Pain is Real, Hope is Possible

So many people seem to think that they have pain just because they are getting older, or they had an injury such as a broken bone or a sprain, but now the injury is healed and the pain remains.  Sometimes the injury is big and dramatic, so everyone understands why you hurt, but what about the pain that has no “front page of the newspaper” spectacular story?  What about after the casts, the surgeries, the rehab, when they tell you by looking at the MRI, CT scan and x-rays “you should be better”, there is nothing physically wrong with you, or my favorite “It’s all in your head”.  Now I want to be abundantly clear with everyone – I think the vast majority of medical professionals are doing their best to find, diagnose and treat your injury or condition, but sometimes this stuff is hard to figure out.  By the time I get to see patients, they have several different “pain generators” – physical and real things that can cause pain.  Any one of these by itself can be overcome, but when they combine into a perfect storm, the effect is devastating and difficult to find on tests.  When I see a patient, I assume that the pain that they tell me about is real.   Yes, there are some out there that the pain is in their head but they really aren’t that common.  My job is to pay attention to the details, do a good thorough hands on exam, then put all the puzzle pieces together and then explain it in a way that makes sense to my patient.  The difference is the assumption that the pain my patient has is Real and by establishing that my goal is not to prove they are making it up, but rather to find it and figure out a way to treat it, and if they are willing…I will hang in there with them and work with them…then there is Hope.  There is hope for the physical pain we have in this life.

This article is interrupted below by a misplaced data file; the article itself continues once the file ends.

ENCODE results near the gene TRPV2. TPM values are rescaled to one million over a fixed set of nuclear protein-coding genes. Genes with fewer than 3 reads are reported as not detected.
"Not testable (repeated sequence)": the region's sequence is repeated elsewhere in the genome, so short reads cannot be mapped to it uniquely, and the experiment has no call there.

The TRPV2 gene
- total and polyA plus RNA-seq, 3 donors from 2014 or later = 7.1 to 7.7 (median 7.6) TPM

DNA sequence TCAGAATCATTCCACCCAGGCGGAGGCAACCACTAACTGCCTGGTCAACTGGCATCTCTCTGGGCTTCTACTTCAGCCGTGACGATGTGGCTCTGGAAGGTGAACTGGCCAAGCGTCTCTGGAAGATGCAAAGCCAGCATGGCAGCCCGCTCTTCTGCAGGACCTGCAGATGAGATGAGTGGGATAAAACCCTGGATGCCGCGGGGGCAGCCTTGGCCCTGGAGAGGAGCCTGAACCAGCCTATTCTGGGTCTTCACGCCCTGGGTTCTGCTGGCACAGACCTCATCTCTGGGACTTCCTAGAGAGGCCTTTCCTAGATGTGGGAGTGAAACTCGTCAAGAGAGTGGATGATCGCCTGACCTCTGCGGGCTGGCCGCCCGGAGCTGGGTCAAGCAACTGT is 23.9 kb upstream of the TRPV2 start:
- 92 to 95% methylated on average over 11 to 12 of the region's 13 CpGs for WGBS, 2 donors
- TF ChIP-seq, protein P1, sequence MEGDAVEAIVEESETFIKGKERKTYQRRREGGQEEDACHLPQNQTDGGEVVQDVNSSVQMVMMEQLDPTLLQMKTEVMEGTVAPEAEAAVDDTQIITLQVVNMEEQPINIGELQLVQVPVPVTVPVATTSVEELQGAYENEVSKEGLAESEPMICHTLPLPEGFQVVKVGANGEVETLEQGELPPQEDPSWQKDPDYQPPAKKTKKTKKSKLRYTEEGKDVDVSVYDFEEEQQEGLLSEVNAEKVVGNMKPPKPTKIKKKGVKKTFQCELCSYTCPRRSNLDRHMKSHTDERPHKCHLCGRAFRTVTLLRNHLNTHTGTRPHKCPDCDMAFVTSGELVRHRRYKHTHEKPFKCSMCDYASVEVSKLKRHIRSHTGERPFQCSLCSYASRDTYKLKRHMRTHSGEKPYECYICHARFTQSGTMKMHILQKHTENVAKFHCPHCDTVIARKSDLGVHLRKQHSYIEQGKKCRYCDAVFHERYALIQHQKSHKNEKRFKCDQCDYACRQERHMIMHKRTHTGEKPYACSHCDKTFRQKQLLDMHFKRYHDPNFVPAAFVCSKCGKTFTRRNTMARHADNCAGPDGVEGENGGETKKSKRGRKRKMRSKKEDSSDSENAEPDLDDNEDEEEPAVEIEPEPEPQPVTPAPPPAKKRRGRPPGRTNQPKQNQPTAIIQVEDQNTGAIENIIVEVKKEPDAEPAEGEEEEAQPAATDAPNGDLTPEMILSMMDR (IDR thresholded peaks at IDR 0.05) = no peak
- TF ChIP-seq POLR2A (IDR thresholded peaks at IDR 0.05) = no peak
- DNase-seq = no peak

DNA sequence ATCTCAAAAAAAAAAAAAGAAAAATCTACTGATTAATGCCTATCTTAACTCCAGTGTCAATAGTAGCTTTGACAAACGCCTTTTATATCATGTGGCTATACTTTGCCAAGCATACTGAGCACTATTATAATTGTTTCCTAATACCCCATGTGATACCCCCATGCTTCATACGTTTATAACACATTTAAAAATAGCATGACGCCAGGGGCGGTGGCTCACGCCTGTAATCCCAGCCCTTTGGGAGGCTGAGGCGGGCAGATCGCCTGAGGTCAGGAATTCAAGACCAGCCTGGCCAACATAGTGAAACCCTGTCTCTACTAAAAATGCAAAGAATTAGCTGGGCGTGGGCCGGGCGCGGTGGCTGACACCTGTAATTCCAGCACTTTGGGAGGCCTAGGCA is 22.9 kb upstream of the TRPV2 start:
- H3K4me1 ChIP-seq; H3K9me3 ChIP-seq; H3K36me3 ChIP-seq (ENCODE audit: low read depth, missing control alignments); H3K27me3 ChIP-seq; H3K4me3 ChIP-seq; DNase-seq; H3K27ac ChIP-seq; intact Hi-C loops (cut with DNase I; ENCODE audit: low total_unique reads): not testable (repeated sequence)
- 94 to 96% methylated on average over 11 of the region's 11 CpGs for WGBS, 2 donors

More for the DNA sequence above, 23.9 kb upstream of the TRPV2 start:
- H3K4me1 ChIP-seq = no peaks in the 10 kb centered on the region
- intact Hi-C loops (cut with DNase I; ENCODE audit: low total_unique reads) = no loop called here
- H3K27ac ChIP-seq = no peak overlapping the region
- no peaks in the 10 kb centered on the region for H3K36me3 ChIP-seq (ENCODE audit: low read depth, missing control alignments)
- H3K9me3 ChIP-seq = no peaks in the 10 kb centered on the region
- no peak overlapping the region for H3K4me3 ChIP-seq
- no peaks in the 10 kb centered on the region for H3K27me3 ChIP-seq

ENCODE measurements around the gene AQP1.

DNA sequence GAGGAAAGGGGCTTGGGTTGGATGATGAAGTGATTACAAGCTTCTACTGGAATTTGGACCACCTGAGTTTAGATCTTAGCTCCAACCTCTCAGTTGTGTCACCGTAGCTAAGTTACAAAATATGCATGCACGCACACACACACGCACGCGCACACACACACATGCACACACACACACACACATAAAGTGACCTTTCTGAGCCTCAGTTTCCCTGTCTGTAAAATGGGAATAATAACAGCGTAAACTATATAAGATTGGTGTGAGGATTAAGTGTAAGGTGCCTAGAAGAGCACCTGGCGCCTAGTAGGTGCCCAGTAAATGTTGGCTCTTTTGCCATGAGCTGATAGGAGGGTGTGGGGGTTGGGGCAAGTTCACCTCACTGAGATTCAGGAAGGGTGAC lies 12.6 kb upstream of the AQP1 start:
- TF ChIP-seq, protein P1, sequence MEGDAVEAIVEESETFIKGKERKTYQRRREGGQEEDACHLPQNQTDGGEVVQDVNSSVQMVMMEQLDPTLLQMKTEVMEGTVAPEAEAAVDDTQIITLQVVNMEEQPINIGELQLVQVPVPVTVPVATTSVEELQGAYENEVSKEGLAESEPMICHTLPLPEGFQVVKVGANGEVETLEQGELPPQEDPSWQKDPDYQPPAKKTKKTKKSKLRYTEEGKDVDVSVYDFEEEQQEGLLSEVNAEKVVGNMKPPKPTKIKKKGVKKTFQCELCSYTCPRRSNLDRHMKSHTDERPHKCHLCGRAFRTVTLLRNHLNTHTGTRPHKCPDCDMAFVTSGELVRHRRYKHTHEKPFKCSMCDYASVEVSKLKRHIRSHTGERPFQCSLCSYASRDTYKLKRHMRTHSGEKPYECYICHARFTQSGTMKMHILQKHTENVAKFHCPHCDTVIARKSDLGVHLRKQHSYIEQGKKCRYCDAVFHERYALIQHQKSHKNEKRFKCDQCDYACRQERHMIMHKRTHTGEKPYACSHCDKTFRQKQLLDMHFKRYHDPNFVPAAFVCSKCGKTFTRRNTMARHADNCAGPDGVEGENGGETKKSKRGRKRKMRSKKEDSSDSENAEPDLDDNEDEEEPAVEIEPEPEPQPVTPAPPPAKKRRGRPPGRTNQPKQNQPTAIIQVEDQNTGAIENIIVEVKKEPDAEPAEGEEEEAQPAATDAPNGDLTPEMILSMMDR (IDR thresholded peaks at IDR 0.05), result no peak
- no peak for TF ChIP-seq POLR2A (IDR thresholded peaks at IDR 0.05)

I am in the business of taking care of physical pain and we keep that as the main focus with patients.  I also believe in a spiritual hope and my most satisfying thing in the world is a relationship with Jesus Christ.  I love to be able to talk with patients about what God has done in my life, if they want to hear it.  If all I have done in my career is to end or reduce physical pain, illness even psychological pain for the few decades we have been granted, but do not offer hope in the face of a possible eternity of spiritual pain, then I really haven’t done the best that I could have for my patients.  We are openly “true Christians” in our office, but don’t let that scare you – we are normal (pretty much like family) so we all have quirks and that makes us lovable.  There are no sermons given nor judgements about your religion if it is different than ours.  We pray together for our patients, usually around 7:45.  If you have anything you want us to pray for you, let us know.  Thanks for letting me share.